In the Lenten spirit of self-denial and meditation, we can't expect you to appreciate what we did not?
So, we went back and tried to figure out what we thought was so damned interesting in the first place.
The problem, we realized, was not that we lacked a good idea...but that we had too many. Jammed up against each other, the result was an uncomfortable, like a trip on the Paris metro at rush hour.
We tend to read several books at once. Typically, the themes are related...and we enjoy watching the intersection of strong thinking. But sometimes there is a collision, which makes an awful mess. Currently, we're reading Furies, about the European wars of 1450-1700; Immoderate Greatness, by William Ophuls; and we are re-reading Friedrich Hayek's classic, "The Fatal Conceit."
Ophuls' book is a surprise. A dear reader sent it to us. Mr. Ophuls himself. It is a very clever, jaunty look at 'why civilizations fail.' Hayek's book takes up the same theme, without saying so. He explains the problem of central planning, and why it doesn't work for a complex, 'extended' civilization. Finally, 'Furies' is light reading, telling the tale of what happens when leaders fight each other for control of territory without much regard for the weal of the people living there.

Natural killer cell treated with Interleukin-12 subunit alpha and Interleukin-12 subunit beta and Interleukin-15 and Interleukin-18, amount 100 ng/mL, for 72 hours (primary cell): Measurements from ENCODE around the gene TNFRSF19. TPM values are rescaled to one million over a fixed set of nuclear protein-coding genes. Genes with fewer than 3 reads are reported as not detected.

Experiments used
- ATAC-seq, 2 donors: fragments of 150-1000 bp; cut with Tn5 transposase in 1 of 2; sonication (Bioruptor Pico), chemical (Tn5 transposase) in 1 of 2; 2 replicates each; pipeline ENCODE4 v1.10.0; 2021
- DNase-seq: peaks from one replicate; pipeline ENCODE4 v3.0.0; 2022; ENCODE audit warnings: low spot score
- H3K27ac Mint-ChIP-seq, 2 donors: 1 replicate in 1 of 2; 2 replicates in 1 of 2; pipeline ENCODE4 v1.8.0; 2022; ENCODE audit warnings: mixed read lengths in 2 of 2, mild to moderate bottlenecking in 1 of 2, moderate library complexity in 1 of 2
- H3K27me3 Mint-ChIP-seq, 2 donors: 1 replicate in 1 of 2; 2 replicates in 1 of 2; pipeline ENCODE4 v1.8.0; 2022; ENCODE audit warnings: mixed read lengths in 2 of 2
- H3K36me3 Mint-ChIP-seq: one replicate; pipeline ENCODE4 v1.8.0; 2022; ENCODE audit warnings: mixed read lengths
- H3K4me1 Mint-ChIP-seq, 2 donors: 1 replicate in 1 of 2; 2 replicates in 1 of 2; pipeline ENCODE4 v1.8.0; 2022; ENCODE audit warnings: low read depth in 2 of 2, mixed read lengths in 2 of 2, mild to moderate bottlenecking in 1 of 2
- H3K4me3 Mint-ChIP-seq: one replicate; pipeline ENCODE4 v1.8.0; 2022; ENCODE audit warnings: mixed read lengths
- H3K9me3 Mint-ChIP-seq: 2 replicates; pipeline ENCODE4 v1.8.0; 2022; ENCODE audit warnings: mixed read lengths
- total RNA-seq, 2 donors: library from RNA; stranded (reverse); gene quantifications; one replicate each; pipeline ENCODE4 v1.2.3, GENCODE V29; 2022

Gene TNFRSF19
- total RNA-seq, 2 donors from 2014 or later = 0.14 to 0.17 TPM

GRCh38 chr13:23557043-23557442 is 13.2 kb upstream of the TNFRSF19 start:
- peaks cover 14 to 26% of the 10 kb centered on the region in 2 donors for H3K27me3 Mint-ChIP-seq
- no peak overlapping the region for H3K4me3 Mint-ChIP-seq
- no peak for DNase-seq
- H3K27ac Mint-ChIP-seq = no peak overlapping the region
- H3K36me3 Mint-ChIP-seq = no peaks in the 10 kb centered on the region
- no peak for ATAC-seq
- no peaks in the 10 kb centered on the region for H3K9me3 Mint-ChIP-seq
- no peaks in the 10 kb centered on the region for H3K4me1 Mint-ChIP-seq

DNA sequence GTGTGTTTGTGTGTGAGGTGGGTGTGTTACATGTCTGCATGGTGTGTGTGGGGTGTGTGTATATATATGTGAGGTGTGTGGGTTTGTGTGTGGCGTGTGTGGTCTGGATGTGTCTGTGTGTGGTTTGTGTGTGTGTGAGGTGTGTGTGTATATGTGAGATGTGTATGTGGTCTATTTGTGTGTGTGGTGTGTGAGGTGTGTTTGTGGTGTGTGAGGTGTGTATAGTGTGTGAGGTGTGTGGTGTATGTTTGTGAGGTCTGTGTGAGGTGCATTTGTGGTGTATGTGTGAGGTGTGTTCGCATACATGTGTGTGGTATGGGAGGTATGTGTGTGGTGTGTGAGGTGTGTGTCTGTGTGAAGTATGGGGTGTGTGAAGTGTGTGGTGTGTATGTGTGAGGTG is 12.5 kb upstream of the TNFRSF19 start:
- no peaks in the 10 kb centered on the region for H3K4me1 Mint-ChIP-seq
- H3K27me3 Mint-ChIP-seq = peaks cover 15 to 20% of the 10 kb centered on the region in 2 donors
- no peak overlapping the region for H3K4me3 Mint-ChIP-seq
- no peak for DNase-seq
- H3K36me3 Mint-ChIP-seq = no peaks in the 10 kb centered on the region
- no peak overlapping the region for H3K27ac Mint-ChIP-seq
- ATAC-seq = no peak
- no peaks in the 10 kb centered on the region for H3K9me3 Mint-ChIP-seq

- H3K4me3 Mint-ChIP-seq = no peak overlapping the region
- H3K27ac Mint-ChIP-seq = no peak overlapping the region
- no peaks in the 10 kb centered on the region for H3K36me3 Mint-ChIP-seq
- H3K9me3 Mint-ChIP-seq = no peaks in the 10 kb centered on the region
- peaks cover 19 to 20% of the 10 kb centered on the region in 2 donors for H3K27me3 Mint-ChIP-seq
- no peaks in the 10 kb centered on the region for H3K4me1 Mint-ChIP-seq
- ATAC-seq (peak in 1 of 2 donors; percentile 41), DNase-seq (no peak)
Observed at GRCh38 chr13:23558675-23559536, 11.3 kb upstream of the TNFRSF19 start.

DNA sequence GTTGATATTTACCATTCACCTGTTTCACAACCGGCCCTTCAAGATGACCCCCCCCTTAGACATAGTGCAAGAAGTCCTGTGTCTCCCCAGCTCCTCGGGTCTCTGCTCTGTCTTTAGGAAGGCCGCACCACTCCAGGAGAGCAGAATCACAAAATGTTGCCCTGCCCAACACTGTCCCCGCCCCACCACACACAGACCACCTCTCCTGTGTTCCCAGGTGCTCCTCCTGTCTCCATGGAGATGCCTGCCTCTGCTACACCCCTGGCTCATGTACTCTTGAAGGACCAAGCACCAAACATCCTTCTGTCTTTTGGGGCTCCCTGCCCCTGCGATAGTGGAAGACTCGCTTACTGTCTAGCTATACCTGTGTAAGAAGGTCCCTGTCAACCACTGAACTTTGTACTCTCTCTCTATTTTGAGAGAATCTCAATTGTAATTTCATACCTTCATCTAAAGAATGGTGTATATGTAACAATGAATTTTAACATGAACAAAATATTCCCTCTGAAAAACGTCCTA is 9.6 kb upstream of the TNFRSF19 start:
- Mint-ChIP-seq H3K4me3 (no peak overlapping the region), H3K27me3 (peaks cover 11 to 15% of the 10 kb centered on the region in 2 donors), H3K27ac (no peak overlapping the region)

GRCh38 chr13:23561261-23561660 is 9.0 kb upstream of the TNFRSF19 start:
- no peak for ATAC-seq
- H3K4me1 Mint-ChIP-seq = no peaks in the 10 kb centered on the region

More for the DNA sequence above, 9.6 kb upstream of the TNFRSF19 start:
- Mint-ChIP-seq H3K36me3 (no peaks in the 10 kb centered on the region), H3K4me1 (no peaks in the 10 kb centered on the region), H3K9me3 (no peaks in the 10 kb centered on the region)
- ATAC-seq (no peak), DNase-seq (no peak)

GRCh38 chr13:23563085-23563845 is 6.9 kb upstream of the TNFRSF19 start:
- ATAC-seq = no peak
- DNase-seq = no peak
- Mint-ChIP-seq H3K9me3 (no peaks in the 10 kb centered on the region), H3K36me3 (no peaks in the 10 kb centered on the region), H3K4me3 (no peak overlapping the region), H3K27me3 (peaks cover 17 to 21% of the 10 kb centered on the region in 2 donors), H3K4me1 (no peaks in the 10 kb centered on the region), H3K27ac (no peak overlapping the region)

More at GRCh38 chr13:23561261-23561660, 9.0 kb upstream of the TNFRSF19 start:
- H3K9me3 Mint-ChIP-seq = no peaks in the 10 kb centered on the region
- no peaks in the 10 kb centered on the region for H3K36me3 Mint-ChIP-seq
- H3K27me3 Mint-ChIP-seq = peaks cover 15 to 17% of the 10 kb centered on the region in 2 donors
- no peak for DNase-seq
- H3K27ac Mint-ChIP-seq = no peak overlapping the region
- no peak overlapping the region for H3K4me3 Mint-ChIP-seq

We'll come back to these in a moment...and continue on these themes for the next few days. But first, let's turn our eyes to another gaudy show: today's financial hurly burly.
The Dow fell 216 points yesterday. Why? We don't know. Are investors concerned that the Fed will turn off the money machine?
Are they troubled by the "sequester," which would cut off the feds' money machine?